Rwanda’s ambitious plans to build a knowledge economy powered by technology and science, are inspiring many to dream of a ‘Made in Africa’ age.
Two weeks ago, the East African country recorded yet another milestone when the Mara Phones company launched the first ever ‘Made in Africa’ smartphones.
The Mara X and Mara Z phones, which cost $190 and $130 respectively, are made in Rwanda at the company’s $24 million facility.
We are dedicated to contributing to the Rwandan and African economies through producing high quality smartphones.
‘‘We are dedicated to contributing to the Rwandan and African economies through job creation, skills development, producing high quality smartphones and providing value additive solutions which will enable a thriving digitally included Africa,’‘ said Ashish J. Thakkar CEO Mara Phones.
Rwanda’s tech strides
In July last year, software development training firm Andela signed an agreement with the Rwandan government, offering six months of paid training to 500 Rwandans.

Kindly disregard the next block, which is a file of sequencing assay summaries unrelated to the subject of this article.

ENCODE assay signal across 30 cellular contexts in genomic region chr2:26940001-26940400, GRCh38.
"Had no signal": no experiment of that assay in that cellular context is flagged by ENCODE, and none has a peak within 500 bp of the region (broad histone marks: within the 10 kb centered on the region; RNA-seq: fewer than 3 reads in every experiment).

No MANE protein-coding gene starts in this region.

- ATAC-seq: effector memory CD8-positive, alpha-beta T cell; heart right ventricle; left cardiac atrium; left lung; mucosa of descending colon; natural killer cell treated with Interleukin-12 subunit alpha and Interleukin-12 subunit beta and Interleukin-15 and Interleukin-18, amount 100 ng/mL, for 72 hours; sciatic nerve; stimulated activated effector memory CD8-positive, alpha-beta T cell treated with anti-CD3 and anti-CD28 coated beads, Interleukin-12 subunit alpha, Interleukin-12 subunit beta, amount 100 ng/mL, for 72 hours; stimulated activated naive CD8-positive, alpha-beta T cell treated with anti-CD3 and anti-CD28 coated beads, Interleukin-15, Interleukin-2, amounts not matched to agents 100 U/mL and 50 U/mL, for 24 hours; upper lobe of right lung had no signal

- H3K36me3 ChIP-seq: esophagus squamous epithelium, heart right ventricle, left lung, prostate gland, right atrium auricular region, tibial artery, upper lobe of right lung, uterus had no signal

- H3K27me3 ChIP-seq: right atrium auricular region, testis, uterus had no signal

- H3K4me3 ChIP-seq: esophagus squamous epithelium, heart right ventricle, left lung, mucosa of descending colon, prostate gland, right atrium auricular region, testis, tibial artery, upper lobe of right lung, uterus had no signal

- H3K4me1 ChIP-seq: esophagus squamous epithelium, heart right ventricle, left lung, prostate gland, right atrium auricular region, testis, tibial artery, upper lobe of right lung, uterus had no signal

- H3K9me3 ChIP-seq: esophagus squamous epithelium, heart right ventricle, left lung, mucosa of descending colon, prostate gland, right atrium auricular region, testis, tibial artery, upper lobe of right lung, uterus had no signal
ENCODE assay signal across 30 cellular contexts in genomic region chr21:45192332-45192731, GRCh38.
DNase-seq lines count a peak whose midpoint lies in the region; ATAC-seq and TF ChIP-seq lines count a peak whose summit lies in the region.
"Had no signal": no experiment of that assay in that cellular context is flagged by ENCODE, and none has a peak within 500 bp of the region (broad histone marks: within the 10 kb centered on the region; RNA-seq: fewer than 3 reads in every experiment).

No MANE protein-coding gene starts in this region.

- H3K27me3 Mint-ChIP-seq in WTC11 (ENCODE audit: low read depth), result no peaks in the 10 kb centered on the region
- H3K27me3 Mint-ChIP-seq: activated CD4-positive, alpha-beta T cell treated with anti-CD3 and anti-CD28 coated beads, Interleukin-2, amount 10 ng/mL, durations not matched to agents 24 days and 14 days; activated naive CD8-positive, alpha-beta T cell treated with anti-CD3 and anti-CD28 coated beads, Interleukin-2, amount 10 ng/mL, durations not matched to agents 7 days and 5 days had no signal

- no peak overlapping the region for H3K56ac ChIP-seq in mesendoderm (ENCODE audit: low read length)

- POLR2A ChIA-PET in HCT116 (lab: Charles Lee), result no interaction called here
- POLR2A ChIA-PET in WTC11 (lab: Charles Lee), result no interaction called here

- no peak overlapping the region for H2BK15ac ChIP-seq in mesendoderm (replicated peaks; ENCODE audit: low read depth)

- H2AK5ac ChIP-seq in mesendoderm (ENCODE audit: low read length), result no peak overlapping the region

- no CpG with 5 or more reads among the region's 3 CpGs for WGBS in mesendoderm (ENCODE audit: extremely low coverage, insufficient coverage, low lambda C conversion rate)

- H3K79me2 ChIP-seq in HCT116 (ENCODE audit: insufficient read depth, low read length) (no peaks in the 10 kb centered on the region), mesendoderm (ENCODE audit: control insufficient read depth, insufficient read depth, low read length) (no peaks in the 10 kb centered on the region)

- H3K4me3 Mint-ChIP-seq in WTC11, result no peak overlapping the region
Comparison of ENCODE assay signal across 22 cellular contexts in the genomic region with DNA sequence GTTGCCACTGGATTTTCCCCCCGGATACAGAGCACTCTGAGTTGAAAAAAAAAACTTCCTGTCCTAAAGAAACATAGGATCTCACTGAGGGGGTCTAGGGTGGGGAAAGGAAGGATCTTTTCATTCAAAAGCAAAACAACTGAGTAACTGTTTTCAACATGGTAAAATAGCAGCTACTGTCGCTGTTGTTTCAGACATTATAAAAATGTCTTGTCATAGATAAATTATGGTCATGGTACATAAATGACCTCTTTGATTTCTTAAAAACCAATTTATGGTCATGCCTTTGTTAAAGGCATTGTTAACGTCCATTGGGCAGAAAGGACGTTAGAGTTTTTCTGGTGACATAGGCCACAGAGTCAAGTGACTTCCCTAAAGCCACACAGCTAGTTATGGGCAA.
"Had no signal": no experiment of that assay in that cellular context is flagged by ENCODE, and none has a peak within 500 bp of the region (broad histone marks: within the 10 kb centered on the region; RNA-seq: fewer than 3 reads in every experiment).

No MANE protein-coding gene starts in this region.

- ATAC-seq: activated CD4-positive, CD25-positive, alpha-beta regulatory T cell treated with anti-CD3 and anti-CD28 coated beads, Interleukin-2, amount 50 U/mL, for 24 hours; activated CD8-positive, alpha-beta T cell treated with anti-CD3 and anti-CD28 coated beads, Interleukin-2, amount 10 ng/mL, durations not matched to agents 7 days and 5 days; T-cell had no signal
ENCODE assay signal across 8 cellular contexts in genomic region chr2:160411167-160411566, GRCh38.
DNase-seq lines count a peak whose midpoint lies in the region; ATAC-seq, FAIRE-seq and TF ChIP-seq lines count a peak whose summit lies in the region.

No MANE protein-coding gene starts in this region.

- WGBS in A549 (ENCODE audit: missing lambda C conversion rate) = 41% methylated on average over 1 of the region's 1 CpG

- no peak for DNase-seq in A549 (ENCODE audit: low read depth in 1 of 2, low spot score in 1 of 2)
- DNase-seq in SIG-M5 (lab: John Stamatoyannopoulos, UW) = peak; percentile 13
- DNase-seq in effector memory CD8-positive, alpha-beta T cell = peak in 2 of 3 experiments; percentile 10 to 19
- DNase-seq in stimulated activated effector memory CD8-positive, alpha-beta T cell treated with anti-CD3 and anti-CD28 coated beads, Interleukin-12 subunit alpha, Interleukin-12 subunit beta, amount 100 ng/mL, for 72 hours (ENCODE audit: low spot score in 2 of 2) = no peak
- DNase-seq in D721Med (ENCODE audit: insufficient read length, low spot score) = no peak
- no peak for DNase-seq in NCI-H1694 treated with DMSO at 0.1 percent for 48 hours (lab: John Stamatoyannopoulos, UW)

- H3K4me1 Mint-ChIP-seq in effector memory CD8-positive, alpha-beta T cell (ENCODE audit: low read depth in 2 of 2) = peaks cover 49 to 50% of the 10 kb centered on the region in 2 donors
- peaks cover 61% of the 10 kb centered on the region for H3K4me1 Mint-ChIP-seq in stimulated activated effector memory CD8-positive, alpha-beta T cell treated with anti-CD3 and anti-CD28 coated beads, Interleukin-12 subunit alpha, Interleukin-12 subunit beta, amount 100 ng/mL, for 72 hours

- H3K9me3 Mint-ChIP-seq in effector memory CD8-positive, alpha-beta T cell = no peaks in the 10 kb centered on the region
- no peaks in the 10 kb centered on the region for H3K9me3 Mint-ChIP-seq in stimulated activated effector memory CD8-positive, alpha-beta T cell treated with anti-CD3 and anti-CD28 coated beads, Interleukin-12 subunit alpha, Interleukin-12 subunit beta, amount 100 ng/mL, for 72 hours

In November 2018, China’s Alibaba partnered with Rwanda to establish Africa’s first electronic world trade platform.
In August this year, German car manufacturer Volkswagen opened the country’s first car plant and said it would be testing a new car-sharing and ride-hailing business model.
The country is also home to a Latin American company Positivo BGH which makes and sells laptops ‘proudly made in Africa’.
Rwanda’s technology charms have attracted top tech players, as its hosted Alibaba’s Jack Ma and top events like the Africa Tech Summit and the GSMA Mobile 360 Africa.
Rwanda’s tech ambitions
At the launch of the Mara Phones, president Paul Kagame reiterated his country’s commitment to harness science, technology and innovation as key drivers of economic transformation.
Rwanda has implemented pro-business laws that include a lenient visa policy, free workspaces for entrepreneurs and a quick registration process. It is ranked 29th in the World Bank’s 2019 Ease of Doing Business report.
Other African countries seem determined to emulate Rwanda, and use technology make the ‘Made in Africa’ dream a reality. Nigeria, Uganda, Kenya and South Africa have car manufacturing ambitions while Egypt, Ethiopia, Algeria and South Africa also make phones, although they still import parts from abroad.READ MORE: Rooting for Africa’s homegrown carmakers @danmumbere